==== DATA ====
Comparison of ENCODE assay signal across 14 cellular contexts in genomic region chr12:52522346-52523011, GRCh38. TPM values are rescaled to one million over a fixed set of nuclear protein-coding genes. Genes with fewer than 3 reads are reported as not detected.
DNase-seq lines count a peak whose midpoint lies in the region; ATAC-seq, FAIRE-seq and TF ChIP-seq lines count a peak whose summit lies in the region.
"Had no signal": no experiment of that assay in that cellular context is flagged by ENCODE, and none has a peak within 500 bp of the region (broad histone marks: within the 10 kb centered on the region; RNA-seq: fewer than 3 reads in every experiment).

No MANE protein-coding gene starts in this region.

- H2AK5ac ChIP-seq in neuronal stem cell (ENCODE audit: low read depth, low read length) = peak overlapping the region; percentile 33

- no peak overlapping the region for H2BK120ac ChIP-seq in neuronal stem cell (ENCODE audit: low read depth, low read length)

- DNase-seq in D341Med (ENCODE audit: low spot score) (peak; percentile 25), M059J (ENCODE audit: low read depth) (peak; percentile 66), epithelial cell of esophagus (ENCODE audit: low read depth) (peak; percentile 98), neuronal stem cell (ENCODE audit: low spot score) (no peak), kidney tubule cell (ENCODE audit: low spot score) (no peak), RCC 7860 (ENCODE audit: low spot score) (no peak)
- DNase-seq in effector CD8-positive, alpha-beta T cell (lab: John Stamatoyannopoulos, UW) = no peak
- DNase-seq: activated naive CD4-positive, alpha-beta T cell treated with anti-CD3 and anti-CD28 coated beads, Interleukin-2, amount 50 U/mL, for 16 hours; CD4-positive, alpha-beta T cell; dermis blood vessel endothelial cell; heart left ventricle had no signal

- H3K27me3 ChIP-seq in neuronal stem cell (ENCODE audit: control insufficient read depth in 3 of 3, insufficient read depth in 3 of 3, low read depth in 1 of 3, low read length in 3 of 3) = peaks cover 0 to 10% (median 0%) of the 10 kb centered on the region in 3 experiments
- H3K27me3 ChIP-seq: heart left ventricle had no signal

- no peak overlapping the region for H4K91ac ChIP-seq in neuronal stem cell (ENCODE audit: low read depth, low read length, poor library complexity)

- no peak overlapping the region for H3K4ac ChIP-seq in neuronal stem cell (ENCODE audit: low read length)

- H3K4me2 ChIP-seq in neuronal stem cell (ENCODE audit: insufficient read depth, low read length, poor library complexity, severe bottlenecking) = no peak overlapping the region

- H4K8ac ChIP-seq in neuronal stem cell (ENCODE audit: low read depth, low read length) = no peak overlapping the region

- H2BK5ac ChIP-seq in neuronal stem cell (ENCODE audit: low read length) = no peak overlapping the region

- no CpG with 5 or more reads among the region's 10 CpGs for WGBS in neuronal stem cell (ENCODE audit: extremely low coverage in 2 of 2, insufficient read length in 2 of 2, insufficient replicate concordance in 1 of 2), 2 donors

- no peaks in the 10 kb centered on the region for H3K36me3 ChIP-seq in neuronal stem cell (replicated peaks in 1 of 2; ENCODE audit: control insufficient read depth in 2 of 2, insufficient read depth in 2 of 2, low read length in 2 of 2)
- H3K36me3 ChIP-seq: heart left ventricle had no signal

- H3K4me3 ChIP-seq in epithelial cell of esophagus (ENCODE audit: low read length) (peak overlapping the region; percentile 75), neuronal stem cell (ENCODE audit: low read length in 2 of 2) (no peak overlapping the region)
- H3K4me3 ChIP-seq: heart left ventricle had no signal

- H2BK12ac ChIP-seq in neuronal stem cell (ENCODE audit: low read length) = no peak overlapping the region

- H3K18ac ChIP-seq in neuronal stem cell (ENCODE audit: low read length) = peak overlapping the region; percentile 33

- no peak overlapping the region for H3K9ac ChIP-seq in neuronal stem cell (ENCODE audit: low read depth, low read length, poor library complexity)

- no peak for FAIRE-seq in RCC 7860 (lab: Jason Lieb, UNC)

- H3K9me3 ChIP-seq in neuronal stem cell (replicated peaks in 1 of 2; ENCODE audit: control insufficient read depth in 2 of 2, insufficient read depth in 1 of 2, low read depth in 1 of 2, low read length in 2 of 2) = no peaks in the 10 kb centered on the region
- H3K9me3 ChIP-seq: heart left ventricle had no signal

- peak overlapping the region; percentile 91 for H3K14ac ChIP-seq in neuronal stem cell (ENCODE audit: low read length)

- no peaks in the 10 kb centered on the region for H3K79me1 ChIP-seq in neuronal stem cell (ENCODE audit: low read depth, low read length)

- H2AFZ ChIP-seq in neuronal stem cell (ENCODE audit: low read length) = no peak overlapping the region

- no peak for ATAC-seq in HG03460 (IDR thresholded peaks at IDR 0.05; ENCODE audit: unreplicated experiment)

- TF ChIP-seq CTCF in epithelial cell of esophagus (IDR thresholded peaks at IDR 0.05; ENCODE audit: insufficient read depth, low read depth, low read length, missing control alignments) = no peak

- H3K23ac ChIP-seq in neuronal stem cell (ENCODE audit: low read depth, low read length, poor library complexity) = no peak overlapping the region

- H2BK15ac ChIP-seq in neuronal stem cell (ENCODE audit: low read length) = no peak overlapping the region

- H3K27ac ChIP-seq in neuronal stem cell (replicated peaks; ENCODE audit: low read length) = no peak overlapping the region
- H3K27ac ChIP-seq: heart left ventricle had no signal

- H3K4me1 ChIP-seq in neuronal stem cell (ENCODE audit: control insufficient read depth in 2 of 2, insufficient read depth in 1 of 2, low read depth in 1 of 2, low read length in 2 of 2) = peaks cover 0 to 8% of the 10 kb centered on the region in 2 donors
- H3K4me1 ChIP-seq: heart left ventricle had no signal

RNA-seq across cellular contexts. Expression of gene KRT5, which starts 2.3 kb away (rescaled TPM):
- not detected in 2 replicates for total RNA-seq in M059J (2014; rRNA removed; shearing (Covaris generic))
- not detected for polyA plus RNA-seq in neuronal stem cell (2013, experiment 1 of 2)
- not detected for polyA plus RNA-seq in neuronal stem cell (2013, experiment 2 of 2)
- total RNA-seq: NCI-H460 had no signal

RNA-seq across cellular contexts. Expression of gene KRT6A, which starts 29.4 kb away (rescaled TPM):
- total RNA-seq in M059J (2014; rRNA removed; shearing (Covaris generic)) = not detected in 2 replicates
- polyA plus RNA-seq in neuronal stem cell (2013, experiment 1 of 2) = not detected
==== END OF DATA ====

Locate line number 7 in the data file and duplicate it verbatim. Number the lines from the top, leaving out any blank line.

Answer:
- DNase-seq in D341Med (ENCODE audit: low spot score) (peak; percentile 25), M059J (ENCODE audit: low read depth) (peak; percentile 66), epithelial cell of esophagus (ENCODE audit: low read depth) (peak; percentile 98), neuronal stem cell (ENCODE audit: low spot score) (no peak), kidney tubule cell (ENCODE audit: low spot score) (no peak), RCC 7860 (ENCODE audit: low spot score) (no peak)